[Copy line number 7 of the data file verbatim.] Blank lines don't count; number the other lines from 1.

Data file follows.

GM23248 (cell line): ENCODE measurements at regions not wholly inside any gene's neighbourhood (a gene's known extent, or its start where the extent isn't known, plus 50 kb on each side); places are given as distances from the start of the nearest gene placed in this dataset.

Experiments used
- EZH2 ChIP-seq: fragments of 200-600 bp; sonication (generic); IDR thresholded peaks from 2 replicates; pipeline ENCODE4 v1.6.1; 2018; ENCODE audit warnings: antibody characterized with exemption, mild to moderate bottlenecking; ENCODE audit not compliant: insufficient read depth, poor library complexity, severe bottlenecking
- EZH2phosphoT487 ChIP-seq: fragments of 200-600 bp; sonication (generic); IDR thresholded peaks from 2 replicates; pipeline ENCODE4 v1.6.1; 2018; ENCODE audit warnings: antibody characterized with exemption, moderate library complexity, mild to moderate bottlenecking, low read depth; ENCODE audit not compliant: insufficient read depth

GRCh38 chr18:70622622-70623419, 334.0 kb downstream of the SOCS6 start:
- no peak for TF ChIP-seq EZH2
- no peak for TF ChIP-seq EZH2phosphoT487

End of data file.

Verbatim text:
- no peak for TF ChIP-seq EZH2phosphoT487